Since soybeans leave little residue after harvest, the Jorgensen farm typically plants winter wheat, a crop with high residue, after soybeans, if the weather allows.

“If we don’t plant winter wheat behind the soybeans, we’ll plant oats or spring wheat on that field in the spring,” he says.

They have found that grazing cattle on cover crops is the most effective way to maintain surface residue and build soil organic matter. “Across the farm in 2021, the average organic matter content of our soil was 4.3%,” he says. “Some fields tested as high as 8.5%. Those were fields that had a history of very little removal of crop residue and a lot of cattle activity,” he says.

The organic matter in their soil was typically around 1% before they adopted regenerative management.

Creating Habitat for Insects

As an insect researcher, Jonathan Lundgren has dedicated his life to exploring the role of insects in agricultural production systems. After working as a research entomologist for the USDA-Agricultural Research Service, he founded Blue Dasher Farm, Estelline, South Dakota, as a research and demonstration farm in regenerative agriculture.

“There are hundreds of species of insects, and many of them are extremely important in reducing a farmer’s dependence on insecticides,” he says. “Lady beetles, lacewings, ants — those are just a few common examples of beneficial insects.

”Research data suggests that diversity of insect populations on farms correlates with profitability, says Lundgren. “We know that farms that have more insect life have fewer pests and don’t have to spend much money on inputs; thus, they tend to be profitable,” he says.

Insect populations are best built by eliminating tillage and agrochemicals, and by increasing farm biological diversity. “Grow lots and lots of plants,” he advises farmers. “Never leave soil bare, and get animals out on the landscape to regulate those plants.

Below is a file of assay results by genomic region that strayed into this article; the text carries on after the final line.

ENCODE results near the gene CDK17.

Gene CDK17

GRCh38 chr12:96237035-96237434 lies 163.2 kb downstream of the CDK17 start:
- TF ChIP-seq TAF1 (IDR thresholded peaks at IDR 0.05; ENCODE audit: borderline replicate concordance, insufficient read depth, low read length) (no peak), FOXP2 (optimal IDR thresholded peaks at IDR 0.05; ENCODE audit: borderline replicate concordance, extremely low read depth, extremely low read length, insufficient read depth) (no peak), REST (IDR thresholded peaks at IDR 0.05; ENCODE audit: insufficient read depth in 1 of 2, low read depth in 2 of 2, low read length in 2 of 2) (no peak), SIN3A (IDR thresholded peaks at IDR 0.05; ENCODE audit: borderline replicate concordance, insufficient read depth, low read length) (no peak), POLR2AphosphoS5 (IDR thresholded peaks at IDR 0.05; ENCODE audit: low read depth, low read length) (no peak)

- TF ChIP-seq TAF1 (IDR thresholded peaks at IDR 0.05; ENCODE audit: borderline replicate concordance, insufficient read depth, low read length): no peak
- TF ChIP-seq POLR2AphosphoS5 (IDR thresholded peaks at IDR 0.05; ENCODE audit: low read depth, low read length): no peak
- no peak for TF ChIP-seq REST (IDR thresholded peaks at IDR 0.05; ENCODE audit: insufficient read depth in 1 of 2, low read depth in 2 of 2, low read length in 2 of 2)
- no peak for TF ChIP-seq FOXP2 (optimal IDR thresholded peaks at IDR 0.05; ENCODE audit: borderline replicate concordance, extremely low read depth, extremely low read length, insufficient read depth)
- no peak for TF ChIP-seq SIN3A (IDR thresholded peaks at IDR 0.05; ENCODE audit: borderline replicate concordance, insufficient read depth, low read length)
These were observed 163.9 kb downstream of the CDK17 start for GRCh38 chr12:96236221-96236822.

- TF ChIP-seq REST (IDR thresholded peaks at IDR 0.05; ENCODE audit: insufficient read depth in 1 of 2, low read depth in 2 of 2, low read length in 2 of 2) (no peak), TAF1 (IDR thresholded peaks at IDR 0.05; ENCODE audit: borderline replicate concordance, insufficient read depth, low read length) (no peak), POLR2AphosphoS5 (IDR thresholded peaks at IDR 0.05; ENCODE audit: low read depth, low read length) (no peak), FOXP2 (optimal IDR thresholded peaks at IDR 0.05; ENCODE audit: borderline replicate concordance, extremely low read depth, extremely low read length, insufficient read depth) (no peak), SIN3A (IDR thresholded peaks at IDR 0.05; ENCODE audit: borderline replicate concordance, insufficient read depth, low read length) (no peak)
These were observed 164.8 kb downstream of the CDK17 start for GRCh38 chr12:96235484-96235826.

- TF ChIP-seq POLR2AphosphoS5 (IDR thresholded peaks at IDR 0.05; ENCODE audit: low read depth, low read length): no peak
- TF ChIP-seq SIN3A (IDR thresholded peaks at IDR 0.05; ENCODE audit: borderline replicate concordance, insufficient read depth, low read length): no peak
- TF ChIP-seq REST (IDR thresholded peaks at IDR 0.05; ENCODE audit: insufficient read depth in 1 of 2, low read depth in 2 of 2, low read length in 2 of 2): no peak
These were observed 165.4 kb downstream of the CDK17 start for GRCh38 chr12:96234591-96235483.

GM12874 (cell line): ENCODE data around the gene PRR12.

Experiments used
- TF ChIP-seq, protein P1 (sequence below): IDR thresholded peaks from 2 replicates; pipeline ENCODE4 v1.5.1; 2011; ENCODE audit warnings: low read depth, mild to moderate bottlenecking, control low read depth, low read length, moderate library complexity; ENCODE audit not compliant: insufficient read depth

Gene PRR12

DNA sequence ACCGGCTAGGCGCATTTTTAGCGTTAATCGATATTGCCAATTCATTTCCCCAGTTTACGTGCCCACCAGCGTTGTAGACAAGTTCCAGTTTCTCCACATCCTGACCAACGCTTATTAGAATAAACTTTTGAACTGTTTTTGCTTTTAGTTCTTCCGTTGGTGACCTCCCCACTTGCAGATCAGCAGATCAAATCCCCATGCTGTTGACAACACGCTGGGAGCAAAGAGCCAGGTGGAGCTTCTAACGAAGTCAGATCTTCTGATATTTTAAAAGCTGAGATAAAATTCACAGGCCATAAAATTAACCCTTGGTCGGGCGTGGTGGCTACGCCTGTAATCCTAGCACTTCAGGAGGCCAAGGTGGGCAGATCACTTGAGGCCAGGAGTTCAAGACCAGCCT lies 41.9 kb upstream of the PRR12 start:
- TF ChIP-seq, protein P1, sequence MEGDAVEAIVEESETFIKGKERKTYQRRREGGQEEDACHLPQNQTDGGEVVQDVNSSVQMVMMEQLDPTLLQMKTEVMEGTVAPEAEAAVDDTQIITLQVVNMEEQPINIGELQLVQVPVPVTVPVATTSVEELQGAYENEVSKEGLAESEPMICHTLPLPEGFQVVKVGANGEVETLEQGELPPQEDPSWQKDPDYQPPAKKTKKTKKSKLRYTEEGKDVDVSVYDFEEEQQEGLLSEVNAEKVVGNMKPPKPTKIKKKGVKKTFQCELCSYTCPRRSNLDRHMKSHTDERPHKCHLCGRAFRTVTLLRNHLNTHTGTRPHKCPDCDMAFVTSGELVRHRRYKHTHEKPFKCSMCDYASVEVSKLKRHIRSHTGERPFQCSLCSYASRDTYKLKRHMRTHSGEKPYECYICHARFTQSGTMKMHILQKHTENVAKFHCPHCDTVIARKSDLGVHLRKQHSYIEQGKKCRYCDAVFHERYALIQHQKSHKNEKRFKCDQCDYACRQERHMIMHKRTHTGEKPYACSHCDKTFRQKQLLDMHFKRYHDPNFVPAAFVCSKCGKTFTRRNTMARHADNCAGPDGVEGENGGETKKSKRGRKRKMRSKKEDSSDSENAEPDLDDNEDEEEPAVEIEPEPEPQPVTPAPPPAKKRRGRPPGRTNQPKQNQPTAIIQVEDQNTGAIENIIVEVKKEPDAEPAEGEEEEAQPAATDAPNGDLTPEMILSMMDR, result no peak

According to Lundgren’s research, farmers who adopt such regenerative practices can benefit as early as one year from the services of beneficial insects that prey on crop pests. One study shows that predation on pest caterpillars doubled in the first year of the transition and nearly tripled in the second year.

Pesticides and fungicides damage beneficial insect populations, but even herbicides can harm them. “Herbicides can harm some insects,” says Lundgren. “But as a rule, herbicides are less harmful to insects than tillage.

”To compensate for the damage done to insect populations by the application of herbicides to crops, he suggests continued seeding of diverse plants in the field to keep living roots in the ground. “You might also leave strips in the field that are unsprayed, to create ‘islands’ where the insects can live.

”The most important way to ensure the diversity of life on a farm — including insects — is to become intimately familiar with your soil and plants and the life that attends them.

“Every day, walk out into a field and see something — some form of life — that you’ve never seen before,” says Lundgren. “If you can do that, you’re on the right path to building biological diversity on your farm.”

Most Insects Benefits Farmers

Beneficial insects have increased in numbers as a result of regenerative management practices. These insects help maintain healthy crops and soil systems. Jorgensen does everything he can to protect their well-being.

“I don’t use any insecticides, with the exception of controlling alfalfa weevils every five or six years,” he says. “I also use no fungicides. In a healthy system, plants can typically defend themselves against viral infections.

“Unfortunately, many of us have been taught that insects are bad, and we have to spray them,” says Jorgensen. “In truth, most insects are beneficial. It’s only a handful that cause problems. Healthy soil and cropping systems need insects to thrive.”